Ryan Landry’s “M”

I designed Ryan Landry’s “M” for the Huntington Theatre Company at the Wimberly Theatre in 2013

Ryan Landry’s “M” was an amazing show to work on as a projection designer.  The script had moments that called for original footage of the movie that the show is based around, but other than those moments, the director, Caitlin Lowans, largely gave me free reign to enhance the show however I could.  It was also a great experience collaborating with Jon Savage, the scenic designer, on creating a set that was an effective projection surface while creating the world of the play.

In the script, the character of M was only supposed to be seen in shadow early on in the show, which presented us with an interesting design challenge.  The original plan was to have lighting take care of creating the shadows, but we found that not only did we not have enough space to effectively cast the shadows, it was very difficult to get them as precise as we needed them to be.  One of the things I enjoy about projection design, especially coming from a lighting design background, is the ability to precisely control light, and this was an opportunity to do just that.  I was able to create the illusion of a shadow with projection, and it was easily cued with the actor so that it felt like they were directly interacting.

Another challenge that was solved with projections, as well as sound and a little ingenuity from the scenic department was when a flaming arrow was supposed to fly across the stage and embed itself in the set containing a note for the actor onstage.  I created the flaming arrow that passed right over the actor’s head, which was enhanced by a jarring sound, and scenic had an arrow flip up from the set to create the physical arrow that the actor could interact with.  It always got a laugh.

There were many more moments in the show that I was able to enhance what was happening onstage.  There was an musical number which happened and ended with a big musical button, which I added fireworks to.  At another point there was an angry mob that gathers onstage, and I had all of the windows which were painted on the scenery light up in sequence, like people were turning on their lights to see what the noise was.  I then animated people that appeared in the windows, and got angry along with the characters onstage.  Later in the show there was a chase which ended with a character throwing papers into the air.  I used projected papers to enhance the effect and make it feel as though the papers engulfed the whole stage, where in the chaos, M got away.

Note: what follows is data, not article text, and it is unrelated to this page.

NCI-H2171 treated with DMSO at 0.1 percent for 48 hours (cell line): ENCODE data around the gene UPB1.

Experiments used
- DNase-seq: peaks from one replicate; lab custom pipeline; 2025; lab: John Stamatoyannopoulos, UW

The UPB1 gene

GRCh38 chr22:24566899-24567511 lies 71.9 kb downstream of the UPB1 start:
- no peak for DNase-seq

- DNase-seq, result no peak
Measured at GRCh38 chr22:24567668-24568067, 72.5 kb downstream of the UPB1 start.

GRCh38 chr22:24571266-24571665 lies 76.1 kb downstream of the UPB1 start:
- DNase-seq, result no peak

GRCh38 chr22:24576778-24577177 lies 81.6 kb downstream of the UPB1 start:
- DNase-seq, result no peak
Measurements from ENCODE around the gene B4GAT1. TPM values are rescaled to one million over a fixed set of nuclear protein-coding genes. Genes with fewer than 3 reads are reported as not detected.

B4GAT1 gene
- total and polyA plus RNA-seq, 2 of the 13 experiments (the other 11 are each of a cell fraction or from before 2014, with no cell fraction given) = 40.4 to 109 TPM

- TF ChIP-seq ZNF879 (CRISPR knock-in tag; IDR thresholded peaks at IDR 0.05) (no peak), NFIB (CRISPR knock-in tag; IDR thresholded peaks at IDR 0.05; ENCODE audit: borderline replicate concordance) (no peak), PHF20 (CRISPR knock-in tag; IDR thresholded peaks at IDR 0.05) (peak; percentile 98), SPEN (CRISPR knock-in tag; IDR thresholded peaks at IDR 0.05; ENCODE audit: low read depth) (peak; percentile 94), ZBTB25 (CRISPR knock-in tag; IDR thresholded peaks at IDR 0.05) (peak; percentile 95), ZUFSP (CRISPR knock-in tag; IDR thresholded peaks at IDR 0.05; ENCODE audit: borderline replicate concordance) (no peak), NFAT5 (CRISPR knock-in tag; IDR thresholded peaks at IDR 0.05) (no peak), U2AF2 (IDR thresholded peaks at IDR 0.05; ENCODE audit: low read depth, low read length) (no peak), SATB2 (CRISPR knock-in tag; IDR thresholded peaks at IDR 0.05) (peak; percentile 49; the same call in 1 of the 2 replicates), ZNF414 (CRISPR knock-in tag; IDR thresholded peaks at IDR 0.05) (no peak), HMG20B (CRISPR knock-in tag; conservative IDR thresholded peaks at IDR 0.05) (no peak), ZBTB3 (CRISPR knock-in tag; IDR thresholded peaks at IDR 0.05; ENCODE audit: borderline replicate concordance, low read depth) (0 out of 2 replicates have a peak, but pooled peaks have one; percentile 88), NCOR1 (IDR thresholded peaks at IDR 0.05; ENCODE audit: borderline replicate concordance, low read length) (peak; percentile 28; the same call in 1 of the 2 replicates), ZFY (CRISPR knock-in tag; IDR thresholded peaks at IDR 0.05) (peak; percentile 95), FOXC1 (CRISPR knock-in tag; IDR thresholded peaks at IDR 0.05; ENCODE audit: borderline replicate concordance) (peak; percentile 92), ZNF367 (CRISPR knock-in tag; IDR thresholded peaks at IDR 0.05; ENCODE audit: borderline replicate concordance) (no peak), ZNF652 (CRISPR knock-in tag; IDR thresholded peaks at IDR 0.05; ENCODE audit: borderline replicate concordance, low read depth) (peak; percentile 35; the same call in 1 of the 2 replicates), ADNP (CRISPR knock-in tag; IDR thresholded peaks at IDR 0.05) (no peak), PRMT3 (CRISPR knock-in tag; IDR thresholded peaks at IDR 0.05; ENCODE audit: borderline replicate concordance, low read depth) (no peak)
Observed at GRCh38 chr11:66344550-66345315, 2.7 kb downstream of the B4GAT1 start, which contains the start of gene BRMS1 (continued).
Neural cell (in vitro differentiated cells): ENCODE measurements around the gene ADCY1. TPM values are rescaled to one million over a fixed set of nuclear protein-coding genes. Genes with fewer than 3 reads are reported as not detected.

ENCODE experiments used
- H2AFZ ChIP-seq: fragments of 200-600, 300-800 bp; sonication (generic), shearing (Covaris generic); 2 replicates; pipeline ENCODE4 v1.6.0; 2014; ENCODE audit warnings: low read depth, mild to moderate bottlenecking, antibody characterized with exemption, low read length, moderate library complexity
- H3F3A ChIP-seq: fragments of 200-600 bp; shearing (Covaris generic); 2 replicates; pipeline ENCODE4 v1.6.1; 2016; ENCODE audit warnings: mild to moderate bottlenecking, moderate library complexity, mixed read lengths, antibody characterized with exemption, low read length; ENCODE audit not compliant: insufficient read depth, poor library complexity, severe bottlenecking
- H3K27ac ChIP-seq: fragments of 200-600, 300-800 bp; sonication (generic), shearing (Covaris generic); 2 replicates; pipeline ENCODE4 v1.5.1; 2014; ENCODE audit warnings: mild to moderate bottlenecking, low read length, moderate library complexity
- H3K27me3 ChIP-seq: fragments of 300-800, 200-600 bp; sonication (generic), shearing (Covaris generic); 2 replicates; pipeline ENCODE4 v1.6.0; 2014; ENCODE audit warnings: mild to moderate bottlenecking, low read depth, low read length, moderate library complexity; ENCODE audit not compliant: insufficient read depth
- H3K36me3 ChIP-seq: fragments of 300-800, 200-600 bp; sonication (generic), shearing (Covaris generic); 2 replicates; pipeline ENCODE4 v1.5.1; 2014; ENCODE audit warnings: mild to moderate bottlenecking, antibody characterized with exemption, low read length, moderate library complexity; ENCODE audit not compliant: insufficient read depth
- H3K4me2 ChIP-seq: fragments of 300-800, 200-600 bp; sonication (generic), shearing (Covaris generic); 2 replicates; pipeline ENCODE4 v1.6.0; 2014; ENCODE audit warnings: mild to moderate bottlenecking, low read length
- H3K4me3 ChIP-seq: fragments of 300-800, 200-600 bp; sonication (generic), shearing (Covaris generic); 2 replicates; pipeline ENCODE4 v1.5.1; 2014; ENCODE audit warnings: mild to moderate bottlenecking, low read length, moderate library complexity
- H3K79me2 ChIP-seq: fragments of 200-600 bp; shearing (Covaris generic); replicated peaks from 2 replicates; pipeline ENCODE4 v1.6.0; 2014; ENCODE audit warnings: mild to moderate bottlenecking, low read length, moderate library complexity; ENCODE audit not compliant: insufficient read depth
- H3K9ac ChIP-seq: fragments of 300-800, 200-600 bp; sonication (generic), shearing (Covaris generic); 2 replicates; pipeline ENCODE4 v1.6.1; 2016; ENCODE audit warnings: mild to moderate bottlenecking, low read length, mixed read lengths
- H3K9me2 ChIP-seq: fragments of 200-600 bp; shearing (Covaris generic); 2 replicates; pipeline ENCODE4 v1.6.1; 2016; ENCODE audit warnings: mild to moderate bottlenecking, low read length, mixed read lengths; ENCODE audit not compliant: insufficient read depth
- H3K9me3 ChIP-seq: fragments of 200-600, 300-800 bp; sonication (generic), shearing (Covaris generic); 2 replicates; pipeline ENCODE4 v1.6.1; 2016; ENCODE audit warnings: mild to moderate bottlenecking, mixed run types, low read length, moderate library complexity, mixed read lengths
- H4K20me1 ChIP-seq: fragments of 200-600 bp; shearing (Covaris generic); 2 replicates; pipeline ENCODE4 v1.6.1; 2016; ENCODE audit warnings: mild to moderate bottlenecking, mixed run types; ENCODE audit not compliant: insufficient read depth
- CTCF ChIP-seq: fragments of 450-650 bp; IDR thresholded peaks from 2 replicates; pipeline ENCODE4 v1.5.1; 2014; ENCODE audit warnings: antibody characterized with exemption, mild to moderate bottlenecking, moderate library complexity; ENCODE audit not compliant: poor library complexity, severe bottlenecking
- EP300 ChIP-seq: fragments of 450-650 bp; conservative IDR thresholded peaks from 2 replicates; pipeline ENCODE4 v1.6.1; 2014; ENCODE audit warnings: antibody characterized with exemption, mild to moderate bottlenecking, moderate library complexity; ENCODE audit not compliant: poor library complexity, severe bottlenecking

Near the end of the show the character of M is put on trial for his murders, and the script calls for a large mirror to be flown in so that the audience is aware of themselves in the scene with M.  Instead of a giant mirror, I was able to use an infrared camera aimed at the audience from the stage, which fed through the projections system and was projected onstage.  This was both an interesting visual effect, and effectively accomplished what the script asked for.  It was interesting to see how the audience reacted to the fact that they were being projected with the characters onstage.

In the final moment of the show M accepts his fate and goes with one of the children to a fantasy candy land, which I worked with the scenic designer to create.  He then approaches a house which is similar to the witch’s house in Hansel and Gretel, the doors open and he enters an oven and is engulfed with flames, which then spread to the full stage.  During that moment the candy all melted and fell away.   The fire I created was not completely realistic, it had a hard diamond pattern which was more evocative of an illustration than of actual filmed fire.

Overall, I was very happy with the way the design for Ryan Landry’s “M” enhanced the play and stood on its own as a strong design element.

  • Dankeshoen
  • What’s your name?
    What’s your name?
  • Strangle the Blind Man
    Strangle the Blind Man
  • Flaming Arrow
    Flaming Arrow
  • Musical Button
    Musical Button
  • Mob
  • Wanted Poster Vortex
    Wanted Poster Vortex
  • Audience Projected
    Audience Projected
  • Audience with Balloon
    Audience with Balloon
  • Candyland
  • Immolation
  • Melting
  • Fire